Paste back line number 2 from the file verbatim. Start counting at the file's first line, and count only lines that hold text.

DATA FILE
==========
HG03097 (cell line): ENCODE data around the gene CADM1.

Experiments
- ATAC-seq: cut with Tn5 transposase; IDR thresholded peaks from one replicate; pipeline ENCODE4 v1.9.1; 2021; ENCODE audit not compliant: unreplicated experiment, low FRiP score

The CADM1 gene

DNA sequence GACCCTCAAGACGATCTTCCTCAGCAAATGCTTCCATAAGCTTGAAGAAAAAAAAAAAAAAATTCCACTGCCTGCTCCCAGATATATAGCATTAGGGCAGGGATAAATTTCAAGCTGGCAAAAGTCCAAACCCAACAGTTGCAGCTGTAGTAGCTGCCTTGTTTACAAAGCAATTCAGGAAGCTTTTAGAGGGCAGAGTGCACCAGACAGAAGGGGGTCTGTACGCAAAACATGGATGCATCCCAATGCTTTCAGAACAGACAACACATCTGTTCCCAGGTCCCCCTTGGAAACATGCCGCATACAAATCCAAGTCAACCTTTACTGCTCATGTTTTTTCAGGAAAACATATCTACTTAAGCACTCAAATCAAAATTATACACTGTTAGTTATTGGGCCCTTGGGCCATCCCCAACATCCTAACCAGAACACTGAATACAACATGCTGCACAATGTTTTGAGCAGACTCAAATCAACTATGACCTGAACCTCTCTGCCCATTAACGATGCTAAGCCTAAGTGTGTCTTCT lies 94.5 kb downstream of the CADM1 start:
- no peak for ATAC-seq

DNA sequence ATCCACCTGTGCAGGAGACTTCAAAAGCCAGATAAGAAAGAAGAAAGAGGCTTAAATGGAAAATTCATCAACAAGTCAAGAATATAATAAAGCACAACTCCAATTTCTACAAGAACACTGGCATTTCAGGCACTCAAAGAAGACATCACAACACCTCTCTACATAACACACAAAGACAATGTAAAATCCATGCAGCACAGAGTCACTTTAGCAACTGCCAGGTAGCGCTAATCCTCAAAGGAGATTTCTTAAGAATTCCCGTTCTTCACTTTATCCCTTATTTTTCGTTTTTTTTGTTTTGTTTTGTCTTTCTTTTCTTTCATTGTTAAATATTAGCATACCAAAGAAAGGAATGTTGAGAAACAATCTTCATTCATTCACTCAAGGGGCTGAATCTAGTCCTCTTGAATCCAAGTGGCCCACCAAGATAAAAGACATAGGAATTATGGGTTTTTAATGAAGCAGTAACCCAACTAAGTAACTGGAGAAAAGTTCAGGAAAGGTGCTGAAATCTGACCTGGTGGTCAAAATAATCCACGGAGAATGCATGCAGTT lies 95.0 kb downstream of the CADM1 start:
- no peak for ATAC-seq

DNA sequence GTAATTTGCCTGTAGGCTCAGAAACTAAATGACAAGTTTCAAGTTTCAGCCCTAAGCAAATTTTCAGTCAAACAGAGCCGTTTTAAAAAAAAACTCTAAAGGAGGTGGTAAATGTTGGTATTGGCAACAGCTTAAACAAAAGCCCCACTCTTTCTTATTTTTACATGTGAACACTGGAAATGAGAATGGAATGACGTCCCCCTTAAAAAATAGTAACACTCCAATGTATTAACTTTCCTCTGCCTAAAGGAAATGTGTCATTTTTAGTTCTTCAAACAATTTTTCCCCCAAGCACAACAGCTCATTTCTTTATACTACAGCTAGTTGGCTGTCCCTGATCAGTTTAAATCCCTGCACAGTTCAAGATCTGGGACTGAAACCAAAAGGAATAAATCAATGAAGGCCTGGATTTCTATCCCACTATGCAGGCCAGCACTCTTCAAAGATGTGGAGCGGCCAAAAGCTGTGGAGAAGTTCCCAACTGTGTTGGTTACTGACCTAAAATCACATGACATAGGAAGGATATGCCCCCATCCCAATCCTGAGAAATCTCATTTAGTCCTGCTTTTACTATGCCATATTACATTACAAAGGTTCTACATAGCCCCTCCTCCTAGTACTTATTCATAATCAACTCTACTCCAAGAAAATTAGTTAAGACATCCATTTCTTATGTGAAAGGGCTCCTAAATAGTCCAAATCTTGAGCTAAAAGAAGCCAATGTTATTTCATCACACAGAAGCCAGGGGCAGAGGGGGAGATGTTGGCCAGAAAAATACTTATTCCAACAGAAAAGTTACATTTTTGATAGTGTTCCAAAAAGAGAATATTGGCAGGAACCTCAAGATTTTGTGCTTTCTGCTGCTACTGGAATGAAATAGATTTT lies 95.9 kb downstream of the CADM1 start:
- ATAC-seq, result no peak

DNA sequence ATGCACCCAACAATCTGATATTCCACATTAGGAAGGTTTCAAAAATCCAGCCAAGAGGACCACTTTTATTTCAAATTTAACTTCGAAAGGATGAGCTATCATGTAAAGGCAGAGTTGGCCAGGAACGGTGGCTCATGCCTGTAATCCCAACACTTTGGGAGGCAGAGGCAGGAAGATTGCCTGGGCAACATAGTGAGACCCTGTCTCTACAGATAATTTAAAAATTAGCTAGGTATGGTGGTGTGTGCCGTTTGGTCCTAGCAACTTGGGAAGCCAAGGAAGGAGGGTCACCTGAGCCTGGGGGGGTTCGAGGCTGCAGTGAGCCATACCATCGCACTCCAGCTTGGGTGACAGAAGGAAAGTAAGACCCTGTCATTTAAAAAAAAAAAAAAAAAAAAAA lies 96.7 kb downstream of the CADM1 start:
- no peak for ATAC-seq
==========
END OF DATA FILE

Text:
Experiments